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I am trying to design a robust cloth system. I have no problem at all simulating things like that using forward integration such as euler, midpoint, runge-kutta, verlet, etc. However, I just can't wrap my head around implicit methods.

I don't understand how you formulate the equations in linear algebra terms. I'd really like to see a VERY simple tutorial, and an actual example of how to construct the equations, and then solve for a very simple system (for example, 3 particles connected by 3 springs).

I looked into David Baraff's Large Steps in Cloth Simulation, and I can kind of follow it, but going from equations to code is a weak spot of mine.

I can use a package like eigen to solve, but I'd also really like to see some code for something like conjugate gradient descent. I don't care about efficiency at the moment, I just want to be able to clearly understand what's going on.

Thanks

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I'm also interested in a detailed/step-by-step tutorial on how to properly implement more pretentious integrators. While I tampered a bit with the implicit Euler by solving a nonlinear equation using the Jacobian/Newton's method, it was not good enough. I then found OpenCloth (on google code). You can see the Exact code you requested here: code.google.com/p/opencloth/source/browse/trunk/… . It would be nice to also get a more tutorialish explanation with some figures "and stuff". –  teodron Apr 16 '13 at 10:15
    
Fantastic! That's exactly the kind of thing I was looking for. I'm going to dig in right now, yummy! Cheers –  DaleyPaley Apr 17 '13 at 1:50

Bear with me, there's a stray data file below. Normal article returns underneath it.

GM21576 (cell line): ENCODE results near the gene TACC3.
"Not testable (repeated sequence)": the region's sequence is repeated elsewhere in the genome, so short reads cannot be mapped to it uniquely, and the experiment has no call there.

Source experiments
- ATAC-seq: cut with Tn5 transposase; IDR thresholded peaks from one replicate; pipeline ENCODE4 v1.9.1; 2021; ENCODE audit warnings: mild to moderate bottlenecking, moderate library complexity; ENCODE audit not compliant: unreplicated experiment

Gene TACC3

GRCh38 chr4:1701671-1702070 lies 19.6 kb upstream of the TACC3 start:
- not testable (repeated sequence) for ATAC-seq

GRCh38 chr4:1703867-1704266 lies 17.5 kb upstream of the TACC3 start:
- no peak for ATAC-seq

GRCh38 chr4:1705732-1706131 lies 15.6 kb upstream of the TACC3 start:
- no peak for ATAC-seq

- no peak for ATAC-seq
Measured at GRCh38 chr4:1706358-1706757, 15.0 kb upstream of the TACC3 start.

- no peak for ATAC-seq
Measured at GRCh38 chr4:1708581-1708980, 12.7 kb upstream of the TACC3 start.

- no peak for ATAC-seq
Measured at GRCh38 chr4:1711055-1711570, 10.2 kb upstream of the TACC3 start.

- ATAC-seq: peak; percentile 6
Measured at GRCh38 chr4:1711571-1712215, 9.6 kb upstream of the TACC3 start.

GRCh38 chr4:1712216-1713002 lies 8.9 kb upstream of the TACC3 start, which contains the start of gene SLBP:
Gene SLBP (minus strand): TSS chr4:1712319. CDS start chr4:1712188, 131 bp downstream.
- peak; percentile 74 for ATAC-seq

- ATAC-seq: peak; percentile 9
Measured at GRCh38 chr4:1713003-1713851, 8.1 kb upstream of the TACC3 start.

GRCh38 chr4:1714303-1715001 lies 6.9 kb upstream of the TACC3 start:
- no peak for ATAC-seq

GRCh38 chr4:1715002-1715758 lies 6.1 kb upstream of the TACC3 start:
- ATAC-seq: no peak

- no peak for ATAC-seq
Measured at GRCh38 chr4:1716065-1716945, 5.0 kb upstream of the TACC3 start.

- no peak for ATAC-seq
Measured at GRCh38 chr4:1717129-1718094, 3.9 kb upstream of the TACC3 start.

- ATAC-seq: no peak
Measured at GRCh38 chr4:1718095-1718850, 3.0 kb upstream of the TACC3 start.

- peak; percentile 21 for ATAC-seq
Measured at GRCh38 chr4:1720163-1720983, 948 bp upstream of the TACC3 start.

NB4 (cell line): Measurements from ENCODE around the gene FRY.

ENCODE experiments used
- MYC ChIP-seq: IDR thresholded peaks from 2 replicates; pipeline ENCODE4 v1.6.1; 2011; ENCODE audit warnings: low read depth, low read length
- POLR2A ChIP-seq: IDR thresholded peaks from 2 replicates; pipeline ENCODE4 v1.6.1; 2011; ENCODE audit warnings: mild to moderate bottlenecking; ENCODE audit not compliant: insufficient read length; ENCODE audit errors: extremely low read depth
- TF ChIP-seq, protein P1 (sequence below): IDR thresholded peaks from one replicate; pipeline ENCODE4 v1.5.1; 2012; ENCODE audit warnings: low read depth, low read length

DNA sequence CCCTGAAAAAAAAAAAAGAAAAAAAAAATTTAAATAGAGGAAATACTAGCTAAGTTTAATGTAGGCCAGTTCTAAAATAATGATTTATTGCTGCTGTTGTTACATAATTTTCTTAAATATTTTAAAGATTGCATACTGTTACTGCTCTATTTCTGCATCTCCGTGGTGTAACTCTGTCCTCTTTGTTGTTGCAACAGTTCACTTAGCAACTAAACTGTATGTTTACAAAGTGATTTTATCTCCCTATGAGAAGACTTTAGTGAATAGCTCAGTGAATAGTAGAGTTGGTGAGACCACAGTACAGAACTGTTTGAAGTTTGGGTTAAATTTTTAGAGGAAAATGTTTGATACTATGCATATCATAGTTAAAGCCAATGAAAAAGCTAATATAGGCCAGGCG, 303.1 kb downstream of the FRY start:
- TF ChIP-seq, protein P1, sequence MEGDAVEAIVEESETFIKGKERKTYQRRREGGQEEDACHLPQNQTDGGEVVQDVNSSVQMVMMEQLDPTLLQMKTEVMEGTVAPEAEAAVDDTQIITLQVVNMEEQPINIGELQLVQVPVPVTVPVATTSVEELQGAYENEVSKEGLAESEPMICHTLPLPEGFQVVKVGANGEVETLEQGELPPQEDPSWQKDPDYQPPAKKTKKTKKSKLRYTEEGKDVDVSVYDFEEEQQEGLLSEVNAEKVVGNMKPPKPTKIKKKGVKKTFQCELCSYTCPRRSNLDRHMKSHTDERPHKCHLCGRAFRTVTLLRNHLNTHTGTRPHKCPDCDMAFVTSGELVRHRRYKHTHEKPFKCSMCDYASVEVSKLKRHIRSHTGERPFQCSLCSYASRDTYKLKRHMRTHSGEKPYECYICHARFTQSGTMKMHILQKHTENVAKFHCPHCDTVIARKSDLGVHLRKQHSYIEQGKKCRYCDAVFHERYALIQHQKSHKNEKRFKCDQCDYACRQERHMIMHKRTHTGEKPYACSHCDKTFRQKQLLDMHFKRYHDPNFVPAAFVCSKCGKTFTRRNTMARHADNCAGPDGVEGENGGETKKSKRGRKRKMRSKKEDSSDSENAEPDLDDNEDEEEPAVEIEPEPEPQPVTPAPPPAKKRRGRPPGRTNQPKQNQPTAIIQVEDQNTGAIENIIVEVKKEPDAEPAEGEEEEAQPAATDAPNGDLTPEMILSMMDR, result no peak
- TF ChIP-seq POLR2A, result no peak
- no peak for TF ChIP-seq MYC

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It's worth mentioning that OpenCloth encompasses almost all major numerical integration methods for cloth-like objects. This piece of web deserves a lot more attention. I'll try to write a tutorial sometime in the near future (this year), as I also cannot find anything dealing with the implementation details for a not-so mathematical person. –  teodron Apr 17 '13 at 6:40
    
@teodron: This was a good question, and seems to have been answered. Can one or both of you write up the answer, for the assistance of later members who visit this question? –  Pieter Geerkens May 4 '13 at 20:12
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1 Answer

So, as per Mr. Geerkens suggestion, for the sake of completeness, here is the answer to the question.

A fantastic example of cloth simulation using a variety of integration methods can be found here. It has explicit and implicit methods, IMEX, FEM, runge-kutta and verlet. It comes with complete source code that is easy to understand and easy to compare to other methods.

A fantastic resource that anyone interested in physical simulation should check out.

A tip of the hat to teodron for finding it.

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